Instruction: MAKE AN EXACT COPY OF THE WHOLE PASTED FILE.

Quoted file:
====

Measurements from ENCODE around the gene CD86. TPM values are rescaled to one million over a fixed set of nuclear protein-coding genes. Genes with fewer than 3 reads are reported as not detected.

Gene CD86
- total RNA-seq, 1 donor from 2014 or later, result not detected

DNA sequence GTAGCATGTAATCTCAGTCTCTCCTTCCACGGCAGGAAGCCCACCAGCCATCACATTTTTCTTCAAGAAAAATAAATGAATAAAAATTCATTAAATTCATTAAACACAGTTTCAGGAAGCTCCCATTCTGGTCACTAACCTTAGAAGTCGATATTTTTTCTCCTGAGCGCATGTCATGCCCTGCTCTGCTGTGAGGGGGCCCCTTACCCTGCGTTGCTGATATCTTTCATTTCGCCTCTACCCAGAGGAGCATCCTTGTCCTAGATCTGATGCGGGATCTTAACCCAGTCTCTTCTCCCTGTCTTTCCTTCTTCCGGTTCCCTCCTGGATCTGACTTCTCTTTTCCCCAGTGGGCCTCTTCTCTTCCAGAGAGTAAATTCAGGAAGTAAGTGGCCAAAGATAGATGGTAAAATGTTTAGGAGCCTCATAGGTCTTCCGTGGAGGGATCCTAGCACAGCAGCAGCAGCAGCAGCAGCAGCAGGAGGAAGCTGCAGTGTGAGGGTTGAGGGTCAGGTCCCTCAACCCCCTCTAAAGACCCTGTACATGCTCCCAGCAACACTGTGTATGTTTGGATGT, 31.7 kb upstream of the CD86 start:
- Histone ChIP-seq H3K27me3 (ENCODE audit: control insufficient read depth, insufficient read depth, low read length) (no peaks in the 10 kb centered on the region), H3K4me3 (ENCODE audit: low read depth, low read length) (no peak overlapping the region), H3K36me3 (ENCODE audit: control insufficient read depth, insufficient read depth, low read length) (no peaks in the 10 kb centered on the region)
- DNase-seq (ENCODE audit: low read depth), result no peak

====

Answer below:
Measurements from ENCODE around the gene CD86. TPM values are rescaled to one million over a fixed set of nuclear protein-coding genes. Genes with fewer than 3 reads are reported as not detected.

Gene CD86
- total RNA-seq, 1 donor from 2014 or later, result not detected

DNA sequence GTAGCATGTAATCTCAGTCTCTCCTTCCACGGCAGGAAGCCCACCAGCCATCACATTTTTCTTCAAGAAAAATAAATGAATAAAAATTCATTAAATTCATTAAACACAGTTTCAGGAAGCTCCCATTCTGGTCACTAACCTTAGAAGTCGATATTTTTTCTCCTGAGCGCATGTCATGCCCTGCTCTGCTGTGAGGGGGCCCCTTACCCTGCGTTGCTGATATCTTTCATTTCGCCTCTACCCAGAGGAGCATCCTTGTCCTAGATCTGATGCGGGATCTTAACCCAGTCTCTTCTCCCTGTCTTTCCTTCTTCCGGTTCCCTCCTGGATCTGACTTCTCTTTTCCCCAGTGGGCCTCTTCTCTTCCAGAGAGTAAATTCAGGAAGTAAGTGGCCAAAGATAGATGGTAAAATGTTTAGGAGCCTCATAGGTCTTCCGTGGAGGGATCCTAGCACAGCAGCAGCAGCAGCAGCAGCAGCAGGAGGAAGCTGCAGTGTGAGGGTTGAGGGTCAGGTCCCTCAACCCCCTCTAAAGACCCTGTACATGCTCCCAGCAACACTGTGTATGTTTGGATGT, 31.7 kb upstream of the CD86 start:
- Histone ChIP-seq H3K27me3 (ENCODE audit: control insufficient read depth, insufficient read depth, low read length) (no peaks in the 10 kb centered on the region), H3K4me3 (ENCODE audit: low read depth, low read length) (no peak overlapping the region), H3K36me3 (ENCODE audit: control insufficient read depth, insufficient read depth, low read length) (no peaks in the 10 kb centered on the region)
- DNase-seq (ENCODE audit: low read depth), result no peak